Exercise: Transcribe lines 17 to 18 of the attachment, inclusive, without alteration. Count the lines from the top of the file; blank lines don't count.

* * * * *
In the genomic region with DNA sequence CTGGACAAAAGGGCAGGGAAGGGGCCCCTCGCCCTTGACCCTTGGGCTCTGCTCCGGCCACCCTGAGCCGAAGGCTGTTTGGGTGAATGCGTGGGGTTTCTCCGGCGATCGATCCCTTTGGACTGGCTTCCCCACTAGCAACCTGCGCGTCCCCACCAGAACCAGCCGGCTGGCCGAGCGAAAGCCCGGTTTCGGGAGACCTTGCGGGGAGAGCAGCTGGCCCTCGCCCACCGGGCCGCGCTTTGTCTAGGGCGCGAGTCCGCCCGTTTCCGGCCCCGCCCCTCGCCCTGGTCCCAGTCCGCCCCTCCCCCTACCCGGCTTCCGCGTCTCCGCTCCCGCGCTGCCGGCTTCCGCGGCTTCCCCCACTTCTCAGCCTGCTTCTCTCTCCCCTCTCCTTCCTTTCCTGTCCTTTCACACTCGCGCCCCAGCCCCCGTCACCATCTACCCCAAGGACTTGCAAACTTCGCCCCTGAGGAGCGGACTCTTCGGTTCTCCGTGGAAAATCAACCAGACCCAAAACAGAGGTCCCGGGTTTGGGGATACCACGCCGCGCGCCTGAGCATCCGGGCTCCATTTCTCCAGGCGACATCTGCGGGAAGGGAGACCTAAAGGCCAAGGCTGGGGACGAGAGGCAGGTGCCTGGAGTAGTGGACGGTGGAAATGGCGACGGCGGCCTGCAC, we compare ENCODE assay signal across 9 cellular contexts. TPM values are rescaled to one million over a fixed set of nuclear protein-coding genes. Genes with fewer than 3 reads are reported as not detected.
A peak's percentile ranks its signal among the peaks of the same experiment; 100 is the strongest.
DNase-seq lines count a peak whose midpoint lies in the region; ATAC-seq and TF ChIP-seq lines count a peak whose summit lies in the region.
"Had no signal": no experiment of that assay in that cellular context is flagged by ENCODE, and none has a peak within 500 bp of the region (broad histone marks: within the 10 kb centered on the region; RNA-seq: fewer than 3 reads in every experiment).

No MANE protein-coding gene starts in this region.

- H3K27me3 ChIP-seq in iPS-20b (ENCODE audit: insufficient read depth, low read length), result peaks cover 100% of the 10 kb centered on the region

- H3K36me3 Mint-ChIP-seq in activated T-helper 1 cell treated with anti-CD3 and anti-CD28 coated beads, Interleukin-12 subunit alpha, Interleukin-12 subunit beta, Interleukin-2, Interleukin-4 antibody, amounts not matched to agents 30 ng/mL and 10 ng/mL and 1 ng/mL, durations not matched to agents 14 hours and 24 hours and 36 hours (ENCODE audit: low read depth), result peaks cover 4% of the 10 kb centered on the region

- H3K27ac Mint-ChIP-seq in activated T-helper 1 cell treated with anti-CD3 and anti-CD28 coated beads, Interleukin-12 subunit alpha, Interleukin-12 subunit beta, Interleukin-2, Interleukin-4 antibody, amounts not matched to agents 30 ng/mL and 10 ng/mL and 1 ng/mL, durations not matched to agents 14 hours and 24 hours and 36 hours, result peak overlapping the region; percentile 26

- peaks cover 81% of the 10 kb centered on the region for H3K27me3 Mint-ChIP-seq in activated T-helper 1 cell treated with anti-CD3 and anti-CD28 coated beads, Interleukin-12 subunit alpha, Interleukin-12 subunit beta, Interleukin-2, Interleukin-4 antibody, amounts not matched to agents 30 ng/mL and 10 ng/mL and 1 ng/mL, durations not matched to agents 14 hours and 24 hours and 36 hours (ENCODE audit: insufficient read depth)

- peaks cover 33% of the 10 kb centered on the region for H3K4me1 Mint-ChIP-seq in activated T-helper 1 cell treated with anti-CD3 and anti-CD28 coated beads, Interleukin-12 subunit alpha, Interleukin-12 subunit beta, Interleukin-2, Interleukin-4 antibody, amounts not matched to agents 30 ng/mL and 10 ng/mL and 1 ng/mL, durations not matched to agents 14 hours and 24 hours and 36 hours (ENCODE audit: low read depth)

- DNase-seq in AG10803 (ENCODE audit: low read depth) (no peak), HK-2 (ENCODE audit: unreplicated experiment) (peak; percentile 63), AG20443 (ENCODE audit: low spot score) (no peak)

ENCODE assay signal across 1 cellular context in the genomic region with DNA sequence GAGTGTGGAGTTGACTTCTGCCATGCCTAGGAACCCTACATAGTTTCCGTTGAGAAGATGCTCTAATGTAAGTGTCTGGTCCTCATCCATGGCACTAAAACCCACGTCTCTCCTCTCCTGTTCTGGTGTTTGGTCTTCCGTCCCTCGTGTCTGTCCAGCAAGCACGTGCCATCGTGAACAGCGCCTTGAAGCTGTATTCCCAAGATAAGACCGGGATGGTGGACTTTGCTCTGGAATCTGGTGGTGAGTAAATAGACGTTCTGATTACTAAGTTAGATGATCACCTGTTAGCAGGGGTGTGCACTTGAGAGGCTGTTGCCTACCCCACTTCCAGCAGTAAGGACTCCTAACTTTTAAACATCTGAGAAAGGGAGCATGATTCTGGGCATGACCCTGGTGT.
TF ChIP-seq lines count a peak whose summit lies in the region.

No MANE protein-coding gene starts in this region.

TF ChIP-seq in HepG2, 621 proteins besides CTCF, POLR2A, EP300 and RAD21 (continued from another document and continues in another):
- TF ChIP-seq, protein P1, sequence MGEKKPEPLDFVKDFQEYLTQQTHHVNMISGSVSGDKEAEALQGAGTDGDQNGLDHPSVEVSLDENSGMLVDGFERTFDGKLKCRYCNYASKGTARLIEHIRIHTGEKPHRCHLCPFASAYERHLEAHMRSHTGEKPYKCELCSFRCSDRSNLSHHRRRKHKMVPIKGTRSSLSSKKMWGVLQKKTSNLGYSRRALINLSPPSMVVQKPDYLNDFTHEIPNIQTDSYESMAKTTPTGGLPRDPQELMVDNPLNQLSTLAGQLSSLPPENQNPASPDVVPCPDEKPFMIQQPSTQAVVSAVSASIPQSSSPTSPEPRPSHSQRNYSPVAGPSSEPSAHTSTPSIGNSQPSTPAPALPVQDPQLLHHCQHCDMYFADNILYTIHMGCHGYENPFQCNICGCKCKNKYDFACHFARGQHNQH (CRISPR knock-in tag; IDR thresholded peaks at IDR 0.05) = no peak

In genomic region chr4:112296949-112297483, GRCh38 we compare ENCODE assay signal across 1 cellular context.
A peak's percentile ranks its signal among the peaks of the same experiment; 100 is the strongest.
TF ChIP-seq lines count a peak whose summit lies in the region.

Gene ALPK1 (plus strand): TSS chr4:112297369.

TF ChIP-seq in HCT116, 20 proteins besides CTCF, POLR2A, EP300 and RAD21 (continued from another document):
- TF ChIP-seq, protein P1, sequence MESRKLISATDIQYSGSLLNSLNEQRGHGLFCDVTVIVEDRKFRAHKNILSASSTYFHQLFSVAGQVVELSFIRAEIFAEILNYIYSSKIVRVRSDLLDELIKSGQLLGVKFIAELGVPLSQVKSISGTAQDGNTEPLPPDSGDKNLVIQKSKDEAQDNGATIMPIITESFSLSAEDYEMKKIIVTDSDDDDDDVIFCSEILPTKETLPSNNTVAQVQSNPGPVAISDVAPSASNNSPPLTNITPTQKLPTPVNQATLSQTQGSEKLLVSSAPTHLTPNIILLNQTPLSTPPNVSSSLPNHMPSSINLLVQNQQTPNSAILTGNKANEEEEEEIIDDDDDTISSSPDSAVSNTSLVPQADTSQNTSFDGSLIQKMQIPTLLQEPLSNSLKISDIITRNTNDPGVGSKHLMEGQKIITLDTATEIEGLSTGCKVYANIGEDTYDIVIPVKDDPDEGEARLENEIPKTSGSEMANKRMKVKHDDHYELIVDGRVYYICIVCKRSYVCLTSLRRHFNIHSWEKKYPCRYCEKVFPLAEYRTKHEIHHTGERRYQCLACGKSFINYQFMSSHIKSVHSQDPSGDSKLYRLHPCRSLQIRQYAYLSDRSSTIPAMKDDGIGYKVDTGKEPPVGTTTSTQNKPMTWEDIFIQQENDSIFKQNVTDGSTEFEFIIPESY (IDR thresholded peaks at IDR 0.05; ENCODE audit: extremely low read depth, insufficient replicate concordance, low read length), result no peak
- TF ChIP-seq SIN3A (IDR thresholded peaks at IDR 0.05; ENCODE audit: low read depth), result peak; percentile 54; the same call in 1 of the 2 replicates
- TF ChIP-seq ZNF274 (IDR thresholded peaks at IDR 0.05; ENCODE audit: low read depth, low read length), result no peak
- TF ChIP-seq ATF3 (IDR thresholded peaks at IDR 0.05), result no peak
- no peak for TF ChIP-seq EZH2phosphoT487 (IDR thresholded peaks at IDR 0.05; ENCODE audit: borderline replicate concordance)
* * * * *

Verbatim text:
In genomic region chr4:112296949-112297483, GRCh38 we compare ENCODE assay signal across 1 cellular context.
A peak's percentile ranks its signal among the peaks of the same experiment; 100 is the strongest.